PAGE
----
Swiss company Climeworks and Omani company 44.01 have joined forces to explore the potential of geological storage of direct air-captured CO2 in the Middle East in a first-of-its-kind test project. The two companies will jointly test the conditions in Oman and explore the potential to combine direct air capture with mineralisation in peridotite in the region.
It is generally agreed that it may be necessary in meeting climate control aims to remove atmospheric CO2 as well as reducing emissions. Climeworks modular technology can be stacked to build machines of any size and is powered entirely by renewable energy. Its technology will now be tested under the climatic and geological conditions in the Middle East.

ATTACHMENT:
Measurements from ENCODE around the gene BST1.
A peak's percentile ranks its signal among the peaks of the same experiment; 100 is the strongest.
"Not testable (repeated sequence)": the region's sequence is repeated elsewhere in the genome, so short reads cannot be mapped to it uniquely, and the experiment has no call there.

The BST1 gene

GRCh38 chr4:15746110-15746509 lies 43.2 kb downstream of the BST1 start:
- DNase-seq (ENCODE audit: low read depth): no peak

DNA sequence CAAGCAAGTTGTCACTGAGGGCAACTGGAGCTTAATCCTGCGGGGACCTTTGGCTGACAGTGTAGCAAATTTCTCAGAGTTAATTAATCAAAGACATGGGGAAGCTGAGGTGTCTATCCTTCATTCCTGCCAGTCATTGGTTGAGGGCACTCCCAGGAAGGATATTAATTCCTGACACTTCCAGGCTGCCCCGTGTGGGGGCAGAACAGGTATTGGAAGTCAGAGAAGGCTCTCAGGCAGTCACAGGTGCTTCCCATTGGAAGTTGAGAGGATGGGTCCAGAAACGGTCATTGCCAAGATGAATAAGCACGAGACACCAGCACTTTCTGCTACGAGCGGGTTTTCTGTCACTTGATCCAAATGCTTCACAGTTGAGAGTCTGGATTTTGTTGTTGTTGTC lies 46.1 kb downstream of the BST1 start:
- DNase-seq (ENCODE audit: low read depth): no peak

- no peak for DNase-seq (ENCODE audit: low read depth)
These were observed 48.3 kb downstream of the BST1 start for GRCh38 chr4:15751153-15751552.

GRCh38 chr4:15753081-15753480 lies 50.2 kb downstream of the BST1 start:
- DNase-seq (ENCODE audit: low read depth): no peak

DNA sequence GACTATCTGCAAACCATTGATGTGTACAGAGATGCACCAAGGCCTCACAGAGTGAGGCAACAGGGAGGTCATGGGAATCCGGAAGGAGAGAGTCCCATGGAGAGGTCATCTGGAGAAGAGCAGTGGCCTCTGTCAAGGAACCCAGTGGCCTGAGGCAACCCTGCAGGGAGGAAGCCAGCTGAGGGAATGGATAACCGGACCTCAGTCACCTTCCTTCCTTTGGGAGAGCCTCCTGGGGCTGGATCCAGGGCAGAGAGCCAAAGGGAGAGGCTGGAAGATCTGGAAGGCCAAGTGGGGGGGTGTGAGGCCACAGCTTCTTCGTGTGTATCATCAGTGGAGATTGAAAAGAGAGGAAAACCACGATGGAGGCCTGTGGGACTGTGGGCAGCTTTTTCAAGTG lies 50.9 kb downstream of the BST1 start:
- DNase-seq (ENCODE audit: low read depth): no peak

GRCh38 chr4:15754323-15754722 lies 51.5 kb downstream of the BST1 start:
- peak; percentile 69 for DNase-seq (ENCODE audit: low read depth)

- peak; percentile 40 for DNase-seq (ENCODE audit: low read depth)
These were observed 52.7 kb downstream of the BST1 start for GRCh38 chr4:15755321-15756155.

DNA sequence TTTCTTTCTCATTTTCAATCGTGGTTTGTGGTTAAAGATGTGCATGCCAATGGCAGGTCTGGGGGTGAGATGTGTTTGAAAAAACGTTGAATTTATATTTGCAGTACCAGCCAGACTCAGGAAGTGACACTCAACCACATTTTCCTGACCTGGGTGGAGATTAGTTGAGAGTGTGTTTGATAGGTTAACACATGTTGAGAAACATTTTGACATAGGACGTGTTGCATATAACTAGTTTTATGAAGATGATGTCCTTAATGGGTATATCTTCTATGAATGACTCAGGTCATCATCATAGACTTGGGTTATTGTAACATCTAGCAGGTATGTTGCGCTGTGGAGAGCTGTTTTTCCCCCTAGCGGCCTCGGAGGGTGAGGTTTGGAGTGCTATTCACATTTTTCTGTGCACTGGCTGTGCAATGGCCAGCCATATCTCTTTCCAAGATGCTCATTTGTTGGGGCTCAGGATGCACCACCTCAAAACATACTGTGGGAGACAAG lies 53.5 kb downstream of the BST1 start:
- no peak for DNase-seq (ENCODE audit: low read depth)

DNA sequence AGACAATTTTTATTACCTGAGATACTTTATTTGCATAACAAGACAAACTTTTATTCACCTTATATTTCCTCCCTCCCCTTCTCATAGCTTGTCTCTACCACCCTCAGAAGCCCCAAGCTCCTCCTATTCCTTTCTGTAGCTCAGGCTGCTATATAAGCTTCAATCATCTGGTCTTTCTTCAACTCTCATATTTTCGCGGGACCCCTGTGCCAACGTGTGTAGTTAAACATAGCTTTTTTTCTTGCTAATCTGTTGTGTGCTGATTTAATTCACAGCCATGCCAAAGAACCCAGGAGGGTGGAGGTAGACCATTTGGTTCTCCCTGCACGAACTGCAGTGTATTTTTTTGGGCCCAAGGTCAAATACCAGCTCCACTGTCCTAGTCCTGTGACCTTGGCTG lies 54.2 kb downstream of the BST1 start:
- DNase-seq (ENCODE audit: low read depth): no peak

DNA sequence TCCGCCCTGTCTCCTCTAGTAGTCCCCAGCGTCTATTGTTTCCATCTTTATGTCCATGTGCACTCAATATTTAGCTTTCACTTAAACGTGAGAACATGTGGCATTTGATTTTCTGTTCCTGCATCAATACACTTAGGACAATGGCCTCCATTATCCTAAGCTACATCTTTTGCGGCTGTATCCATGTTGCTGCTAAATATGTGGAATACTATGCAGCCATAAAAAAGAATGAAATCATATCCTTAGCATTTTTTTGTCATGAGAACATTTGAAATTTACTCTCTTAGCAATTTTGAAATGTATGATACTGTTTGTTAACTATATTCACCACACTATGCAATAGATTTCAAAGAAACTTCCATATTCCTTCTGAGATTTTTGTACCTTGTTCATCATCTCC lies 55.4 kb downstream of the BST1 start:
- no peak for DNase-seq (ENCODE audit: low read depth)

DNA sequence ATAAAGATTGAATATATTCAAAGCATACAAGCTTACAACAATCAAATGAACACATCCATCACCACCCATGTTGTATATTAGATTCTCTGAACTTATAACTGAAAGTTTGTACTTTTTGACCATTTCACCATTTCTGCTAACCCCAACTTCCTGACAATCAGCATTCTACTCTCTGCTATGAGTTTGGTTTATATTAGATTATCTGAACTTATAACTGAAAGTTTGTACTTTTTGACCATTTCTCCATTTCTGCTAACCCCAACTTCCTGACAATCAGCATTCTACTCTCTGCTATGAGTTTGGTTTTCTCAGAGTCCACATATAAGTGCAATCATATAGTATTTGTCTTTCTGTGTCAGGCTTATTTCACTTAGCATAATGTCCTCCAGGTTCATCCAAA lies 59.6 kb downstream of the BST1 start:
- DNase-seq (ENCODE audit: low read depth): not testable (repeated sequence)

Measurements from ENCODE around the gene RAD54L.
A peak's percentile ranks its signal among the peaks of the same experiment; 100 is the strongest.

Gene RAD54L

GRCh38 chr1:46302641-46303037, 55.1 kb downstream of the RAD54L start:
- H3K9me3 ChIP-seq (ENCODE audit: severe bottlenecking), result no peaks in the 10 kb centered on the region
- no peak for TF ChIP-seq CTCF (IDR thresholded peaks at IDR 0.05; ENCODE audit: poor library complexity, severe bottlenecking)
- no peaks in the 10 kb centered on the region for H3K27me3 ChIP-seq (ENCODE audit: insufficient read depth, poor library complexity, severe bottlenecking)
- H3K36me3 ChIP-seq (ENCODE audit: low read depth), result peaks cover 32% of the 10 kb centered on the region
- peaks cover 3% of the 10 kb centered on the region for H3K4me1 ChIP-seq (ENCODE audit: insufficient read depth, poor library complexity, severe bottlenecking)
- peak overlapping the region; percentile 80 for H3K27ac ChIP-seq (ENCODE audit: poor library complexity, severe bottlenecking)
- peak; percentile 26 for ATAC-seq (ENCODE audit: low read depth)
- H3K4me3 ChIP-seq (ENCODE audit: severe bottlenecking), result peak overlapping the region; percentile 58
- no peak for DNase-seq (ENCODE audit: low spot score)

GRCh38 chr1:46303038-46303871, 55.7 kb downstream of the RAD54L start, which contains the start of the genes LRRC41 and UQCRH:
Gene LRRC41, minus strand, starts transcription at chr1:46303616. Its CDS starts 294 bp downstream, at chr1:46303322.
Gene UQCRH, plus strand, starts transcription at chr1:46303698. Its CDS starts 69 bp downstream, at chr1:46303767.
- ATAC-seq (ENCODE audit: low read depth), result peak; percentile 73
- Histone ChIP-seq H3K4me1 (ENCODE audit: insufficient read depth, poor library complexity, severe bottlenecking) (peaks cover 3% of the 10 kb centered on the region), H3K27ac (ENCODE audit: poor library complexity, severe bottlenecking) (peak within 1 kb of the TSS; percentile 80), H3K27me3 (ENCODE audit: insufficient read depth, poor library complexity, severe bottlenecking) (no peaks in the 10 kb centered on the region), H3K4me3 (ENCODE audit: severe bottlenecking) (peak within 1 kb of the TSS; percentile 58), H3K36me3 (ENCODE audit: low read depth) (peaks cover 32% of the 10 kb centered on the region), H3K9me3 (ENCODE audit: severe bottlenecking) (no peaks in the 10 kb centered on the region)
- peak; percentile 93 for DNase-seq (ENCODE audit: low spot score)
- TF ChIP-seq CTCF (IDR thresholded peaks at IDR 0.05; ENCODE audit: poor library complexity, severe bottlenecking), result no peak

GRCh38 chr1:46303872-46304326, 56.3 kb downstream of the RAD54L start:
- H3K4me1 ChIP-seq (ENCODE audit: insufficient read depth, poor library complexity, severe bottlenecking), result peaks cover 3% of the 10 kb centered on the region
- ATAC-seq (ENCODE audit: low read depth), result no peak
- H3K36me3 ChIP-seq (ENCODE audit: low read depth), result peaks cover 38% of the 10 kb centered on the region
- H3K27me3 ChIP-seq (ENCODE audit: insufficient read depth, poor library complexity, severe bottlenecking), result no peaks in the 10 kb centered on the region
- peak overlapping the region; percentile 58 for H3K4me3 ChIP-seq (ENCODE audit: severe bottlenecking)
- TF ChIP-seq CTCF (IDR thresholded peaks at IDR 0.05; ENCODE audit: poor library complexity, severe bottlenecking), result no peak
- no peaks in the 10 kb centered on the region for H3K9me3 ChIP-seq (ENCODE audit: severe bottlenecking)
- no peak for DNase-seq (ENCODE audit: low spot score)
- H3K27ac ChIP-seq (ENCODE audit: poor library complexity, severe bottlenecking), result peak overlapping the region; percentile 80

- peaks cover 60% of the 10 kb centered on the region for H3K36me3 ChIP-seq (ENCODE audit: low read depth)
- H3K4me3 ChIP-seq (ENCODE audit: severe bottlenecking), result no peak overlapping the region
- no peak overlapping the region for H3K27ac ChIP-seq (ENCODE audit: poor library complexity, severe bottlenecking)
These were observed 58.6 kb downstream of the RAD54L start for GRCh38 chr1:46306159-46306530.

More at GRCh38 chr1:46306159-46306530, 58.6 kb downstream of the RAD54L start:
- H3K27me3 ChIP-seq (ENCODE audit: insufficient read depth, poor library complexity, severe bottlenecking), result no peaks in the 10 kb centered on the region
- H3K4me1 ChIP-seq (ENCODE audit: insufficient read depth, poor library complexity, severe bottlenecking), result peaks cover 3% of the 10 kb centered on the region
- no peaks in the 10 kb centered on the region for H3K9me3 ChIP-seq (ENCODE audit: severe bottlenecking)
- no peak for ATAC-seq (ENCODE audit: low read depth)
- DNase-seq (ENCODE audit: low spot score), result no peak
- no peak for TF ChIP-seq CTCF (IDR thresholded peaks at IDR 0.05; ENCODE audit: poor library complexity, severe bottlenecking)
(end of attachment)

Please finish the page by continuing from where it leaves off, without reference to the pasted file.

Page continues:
Oman has the perfect conditions to store CO2 through the process of mineralisation in peridotite. Carbon mineralisation occurs naturally in alkaline environments: atmospheric CO2 reacts with peridotite rocks which are rich in magnesium and calcium, to precipitate carbonates. Oman bears the potential to store trillions of tons of CO2 permanently and safely in peridotite formations. Additionally, renewable energy is abundant in Oman and 44.01 powers its process with solar energy and biofuel produced by local circular economies.
To enable direct air capture and storage technologies to fulfil a role in climate change mitigation, storage solutions have to be scalable to billions of tons of CO2 per year. Geological storage of CO2 combines the scalability and technical maturity on the one hand with safety and permanence on the other. Scientific estimates show that the global potential for geological storage of CO2 outweighs all greenhouse gases ever emitted since the Industrial Revolution.